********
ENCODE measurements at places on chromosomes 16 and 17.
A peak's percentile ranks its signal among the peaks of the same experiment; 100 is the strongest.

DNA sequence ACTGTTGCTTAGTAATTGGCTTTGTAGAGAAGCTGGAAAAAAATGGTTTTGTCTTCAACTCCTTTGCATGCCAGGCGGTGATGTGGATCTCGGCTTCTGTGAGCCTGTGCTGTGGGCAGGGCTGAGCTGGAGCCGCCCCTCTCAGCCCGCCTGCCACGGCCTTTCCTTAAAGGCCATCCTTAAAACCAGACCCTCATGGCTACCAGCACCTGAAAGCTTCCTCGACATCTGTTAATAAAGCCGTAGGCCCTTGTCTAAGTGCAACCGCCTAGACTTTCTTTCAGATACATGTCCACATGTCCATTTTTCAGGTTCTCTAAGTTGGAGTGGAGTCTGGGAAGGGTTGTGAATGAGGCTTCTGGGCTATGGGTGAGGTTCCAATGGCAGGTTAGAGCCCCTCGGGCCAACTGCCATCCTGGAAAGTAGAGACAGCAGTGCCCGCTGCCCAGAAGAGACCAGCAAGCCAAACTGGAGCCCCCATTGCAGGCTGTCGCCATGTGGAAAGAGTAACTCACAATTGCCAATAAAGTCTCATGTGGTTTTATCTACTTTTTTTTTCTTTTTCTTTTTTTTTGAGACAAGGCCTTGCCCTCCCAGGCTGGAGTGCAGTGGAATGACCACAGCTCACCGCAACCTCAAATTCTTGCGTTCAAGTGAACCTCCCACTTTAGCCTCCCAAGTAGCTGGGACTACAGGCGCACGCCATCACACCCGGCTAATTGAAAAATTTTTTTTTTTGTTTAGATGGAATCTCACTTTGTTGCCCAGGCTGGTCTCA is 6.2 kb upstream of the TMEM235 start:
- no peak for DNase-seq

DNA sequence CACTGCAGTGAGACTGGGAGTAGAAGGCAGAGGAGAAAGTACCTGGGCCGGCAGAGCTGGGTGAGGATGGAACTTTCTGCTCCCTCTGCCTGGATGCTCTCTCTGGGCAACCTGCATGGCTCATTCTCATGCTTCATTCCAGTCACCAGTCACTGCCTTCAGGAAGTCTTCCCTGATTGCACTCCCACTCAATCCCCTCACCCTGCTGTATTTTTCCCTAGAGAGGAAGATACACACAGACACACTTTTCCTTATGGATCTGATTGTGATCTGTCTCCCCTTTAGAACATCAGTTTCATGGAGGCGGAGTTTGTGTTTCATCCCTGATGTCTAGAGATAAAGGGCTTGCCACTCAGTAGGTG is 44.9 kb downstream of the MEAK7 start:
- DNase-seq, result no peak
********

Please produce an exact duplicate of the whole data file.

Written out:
ENCODE measurements at places on chromosomes 16 and 17.
A peak's percentile ranks its signal among the peaks of the same experiment; 100 is the strongest.

DNA sequence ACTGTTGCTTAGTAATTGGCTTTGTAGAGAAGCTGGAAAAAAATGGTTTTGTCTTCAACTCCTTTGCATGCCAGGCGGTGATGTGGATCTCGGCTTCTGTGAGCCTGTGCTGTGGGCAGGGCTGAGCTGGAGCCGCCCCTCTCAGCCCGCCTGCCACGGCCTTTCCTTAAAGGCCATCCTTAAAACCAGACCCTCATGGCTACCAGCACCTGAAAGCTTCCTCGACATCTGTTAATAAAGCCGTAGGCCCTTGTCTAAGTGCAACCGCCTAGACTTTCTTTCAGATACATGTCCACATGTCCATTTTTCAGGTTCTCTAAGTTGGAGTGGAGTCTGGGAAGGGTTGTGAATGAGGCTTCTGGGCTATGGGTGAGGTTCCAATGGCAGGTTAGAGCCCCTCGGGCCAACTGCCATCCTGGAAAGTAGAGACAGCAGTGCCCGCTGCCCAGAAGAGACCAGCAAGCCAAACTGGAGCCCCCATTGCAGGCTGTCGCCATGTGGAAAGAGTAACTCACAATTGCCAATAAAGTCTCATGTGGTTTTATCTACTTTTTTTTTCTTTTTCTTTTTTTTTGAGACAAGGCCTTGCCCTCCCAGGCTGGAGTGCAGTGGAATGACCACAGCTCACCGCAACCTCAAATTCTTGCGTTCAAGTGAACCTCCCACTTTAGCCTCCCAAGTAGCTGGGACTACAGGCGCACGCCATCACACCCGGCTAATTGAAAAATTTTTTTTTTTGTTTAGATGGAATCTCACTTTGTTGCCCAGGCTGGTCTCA is 6.2 kb upstream of the TMEM235 start:
- no peak for DNase-seq

DNA sequence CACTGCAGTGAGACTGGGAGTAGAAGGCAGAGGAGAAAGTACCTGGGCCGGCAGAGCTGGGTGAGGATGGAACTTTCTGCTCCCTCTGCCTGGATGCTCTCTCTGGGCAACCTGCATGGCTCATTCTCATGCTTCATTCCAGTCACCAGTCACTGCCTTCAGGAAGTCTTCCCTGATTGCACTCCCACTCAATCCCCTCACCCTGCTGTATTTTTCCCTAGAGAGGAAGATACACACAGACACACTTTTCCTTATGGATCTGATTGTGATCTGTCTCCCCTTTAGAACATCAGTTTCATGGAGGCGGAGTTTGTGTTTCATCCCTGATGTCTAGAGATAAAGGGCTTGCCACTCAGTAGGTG is 44.9 kb downstream of the MEAK7 start:
- DNase-seq, result no peak